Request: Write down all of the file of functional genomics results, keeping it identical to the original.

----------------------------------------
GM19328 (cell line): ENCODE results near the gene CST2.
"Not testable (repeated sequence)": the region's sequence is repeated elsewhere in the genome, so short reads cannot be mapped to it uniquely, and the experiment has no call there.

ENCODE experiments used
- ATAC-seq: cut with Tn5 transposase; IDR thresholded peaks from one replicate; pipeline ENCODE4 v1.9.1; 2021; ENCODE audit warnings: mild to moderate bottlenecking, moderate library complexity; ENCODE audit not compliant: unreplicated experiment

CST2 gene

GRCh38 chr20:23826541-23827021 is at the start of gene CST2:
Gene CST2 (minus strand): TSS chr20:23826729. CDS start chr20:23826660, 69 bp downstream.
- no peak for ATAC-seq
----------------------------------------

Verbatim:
GM19328 (cell line): ENCODE results near the gene CST2.
"Not testable (repeated sequence)": the region's sequence is repeated elsewhere in the genome, so short reads cannot be mapped to it uniquely, and the experiment has no call there.

ENCODE experiments used
- ATAC-seq: cut with Tn5 transposase; IDR thresholded peaks from one replicate; pipeline ENCODE4 v1.9.1; 2021; ENCODE audit warnings: mild to moderate bottlenecking, moderate library complexity; ENCODE audit not compliant: unreplicated experiment

CST2 gene

GRCh38 chr20:23826541-23827021 is at the start of gene CST2:
Gene CST2 (minus strand): TSS chr20:23826729. CDS start chr20:23826660, 69 bp downstream.
- no peak for ATAC-seq